Poetry by William Miller
THE DISPUTE WITH SIMON MAGUS (after Filippino Lippi) The apostles walk in lock step, red-capped and wearing long Florentine robes, their eyes steady with purpose. But he looks between them: cropped black hair, long aquiline nose, almond eyes that probe for more than wisdom in a leather-bound missal. One in three, the third member of the trinity—man’s soul curious beyond silver clouds, the harps of heaven, doesn’t believe in a bended knee or simple names for an ancient mystery: “Jesus,” “Jehovah,” “I AM.” Simon Magus carried in his black heart the beat of God’s favourite angel, all the secrets he knew inside locked iron gates. From his grave grew a tree of unforbidden fruit, the pulpy juice sticky and sweet as poison that does everything but kill. Clerics walk in lock step and never purchase with a bag of gold florins the miracle of healing a withered hand, the secret of daily resurrection. Simon’s dark eyes look into ours asking only that we seek and find, knock and open the door that leads to a downward staircase, treasures the king hordes only for himself. FULL IMMERSION The first in my Sunday school class to walk down, answer the altar call by myself, I was only twelve. Only twelve but growing into a gray, confused age. My father drank vodka from a flask in the church parking lot; my mother was a perfumed ghost with blood-red nails, there and not there. I didn’t believe in Jesus or the grim preacher, the pious rednecks in folding chairs who ate saltine crackers and sipped warm grape juice from shot glasses once a month. I hated hymns, never wanted to join the faithful on a “Beautiful Shore” or stand like a cheated fool at the foot of the “Old Rugged Cross.” But I liked the water rite, hoped to drown and come up someone else reborn with wings to fly away from the new brick church with modern stained glass. My only ticket out was dying in a tank behind the altar, chlorine water in my nose and lungs after being dunked three times. And on that day, two Sundays later, I wore a choir robe and rubber boots, took three steps down into the blue-green lukewarm water. The preacher pinched my nose and held me deeper when he called down the Holy Spirit. It didn’t work, not then or now, not death enough but something different for a few drowned seconds, heart pumping hard from lack of air. My robe was soaked, my hair wet and pasted to my forehead. The organ cranked out “Amazing Grace” as if I were saved, a child sinner come home. MY NEIGHBOUR IS A DEMONOLOGIST He once told fortunes on the square but made no money. Our super, he wears a black wifebeater t-shirt with a white upside-down cross and the angry words across his chest: “Hail Satan!” Never, unless it was a third-time request to fix a broken smoke alarm or leaky pipe, did he speak to anyone, his face hidden behind long dirty-blonde hair. Kittens in his window looked out all day with sad eyes— my next-door neighbor, a drunken bartender, swore he sacrificed them, one by one, to the Devil. Not until the hurricane that blew our lights and AC out for eight days and three hours, the temperature over 100 degrees, did his sallow skin start to crack. He told me at midnight in the courtyard that he wanted to go home to Indiana, buy a farm and live with cats he didn’t raise to sell to the best owners he could find. He loved their mystery, their silence. New Orleans had chewed him up. The mosquitos alone made us all victims, the water we had to boil for thirty minutes before we drank it, took a bath or washed our hands. He was robbed for his shoes and belt, stepped on a dirty needle walking home. He wanted to see the seasons change, watch the leaves tumble down and die a slow, lovely death. Twenty miles from the nearest church, he’d live alone, and never care if the moon meant anything more than light between the trees or on the grass— twenty miles from any cross, upside down or not.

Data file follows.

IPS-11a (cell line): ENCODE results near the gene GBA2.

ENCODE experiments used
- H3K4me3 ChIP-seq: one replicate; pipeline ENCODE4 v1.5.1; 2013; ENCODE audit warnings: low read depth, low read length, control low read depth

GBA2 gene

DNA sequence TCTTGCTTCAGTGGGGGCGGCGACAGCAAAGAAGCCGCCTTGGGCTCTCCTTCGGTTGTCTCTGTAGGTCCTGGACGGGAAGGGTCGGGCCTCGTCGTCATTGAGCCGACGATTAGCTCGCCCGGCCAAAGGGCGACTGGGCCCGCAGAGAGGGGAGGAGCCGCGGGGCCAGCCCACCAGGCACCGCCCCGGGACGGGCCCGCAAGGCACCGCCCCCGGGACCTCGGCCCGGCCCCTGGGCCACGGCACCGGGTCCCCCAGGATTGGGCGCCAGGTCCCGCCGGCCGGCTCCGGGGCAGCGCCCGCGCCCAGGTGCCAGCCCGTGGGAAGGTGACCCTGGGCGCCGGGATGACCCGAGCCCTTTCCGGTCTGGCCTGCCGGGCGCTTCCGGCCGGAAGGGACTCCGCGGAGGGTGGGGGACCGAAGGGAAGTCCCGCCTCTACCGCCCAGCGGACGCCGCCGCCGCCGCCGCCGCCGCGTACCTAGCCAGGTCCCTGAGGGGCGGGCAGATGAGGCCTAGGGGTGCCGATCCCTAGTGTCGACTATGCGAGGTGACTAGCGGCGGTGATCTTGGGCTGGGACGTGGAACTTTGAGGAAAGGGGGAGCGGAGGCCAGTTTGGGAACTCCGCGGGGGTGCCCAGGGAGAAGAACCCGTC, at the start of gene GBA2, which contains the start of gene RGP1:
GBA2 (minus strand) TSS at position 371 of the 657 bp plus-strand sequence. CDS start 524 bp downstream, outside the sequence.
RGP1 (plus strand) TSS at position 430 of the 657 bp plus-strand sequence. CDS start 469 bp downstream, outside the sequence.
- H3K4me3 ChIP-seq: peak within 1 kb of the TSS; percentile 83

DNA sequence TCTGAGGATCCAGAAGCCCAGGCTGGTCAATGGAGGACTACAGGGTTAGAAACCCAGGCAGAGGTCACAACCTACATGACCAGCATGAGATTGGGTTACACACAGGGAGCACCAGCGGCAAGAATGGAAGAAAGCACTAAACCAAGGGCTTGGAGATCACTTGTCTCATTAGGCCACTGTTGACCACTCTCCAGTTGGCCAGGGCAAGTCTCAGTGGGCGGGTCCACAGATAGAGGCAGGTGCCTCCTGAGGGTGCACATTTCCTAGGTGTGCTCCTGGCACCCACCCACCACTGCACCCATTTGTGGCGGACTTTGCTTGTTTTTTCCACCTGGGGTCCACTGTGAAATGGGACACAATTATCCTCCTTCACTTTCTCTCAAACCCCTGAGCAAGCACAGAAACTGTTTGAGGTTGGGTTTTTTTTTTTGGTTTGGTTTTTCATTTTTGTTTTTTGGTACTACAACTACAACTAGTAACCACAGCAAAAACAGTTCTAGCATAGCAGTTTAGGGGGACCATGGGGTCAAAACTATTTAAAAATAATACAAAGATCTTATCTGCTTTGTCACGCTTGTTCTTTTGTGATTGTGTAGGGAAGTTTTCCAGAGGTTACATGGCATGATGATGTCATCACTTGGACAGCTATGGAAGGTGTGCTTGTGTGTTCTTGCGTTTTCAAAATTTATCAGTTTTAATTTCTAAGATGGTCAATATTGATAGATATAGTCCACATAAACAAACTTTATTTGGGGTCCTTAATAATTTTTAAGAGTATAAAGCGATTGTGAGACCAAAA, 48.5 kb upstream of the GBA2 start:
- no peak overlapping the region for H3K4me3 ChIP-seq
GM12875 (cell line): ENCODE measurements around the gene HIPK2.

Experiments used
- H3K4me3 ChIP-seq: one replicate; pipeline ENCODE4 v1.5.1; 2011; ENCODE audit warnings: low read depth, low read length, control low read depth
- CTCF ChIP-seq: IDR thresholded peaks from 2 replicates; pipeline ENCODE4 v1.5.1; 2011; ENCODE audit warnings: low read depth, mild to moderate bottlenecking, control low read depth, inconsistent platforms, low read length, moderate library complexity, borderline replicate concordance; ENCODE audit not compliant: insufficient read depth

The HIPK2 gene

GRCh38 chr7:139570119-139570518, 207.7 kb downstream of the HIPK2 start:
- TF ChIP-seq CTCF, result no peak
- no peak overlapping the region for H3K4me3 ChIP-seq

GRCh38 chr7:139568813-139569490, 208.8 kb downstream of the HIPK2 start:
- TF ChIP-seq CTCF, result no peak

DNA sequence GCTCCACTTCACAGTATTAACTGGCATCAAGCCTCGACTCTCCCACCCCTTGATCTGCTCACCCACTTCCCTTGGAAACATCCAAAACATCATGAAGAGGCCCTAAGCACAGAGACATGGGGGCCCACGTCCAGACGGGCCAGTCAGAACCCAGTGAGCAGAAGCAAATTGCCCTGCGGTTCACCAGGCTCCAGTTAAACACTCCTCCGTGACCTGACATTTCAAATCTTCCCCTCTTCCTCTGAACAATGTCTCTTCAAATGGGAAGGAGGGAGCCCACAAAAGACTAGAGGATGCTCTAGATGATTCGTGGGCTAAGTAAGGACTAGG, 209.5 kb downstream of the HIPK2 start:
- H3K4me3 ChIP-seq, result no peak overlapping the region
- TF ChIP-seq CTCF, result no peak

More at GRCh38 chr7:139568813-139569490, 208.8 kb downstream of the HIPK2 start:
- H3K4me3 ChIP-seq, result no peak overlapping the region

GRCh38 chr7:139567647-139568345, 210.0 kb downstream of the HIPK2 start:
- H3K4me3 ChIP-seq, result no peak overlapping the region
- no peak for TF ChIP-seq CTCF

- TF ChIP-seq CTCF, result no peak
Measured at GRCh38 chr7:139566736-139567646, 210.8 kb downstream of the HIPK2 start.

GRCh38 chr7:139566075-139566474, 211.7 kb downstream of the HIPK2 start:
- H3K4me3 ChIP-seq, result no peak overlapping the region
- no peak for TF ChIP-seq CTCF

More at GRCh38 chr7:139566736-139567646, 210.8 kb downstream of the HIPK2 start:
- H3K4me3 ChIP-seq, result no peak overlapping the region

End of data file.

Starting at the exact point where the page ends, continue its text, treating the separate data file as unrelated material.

William Miller’s eighth collection of poetry, Lee Circle, was published by Shanti Arts Press in 2019. His poems have appeared in many journals, including, The Penn Review, The Southern Review, Shenandoah, Prairie Schooner and West Branch. He lives and writes in the French Quarter of New Orleans.
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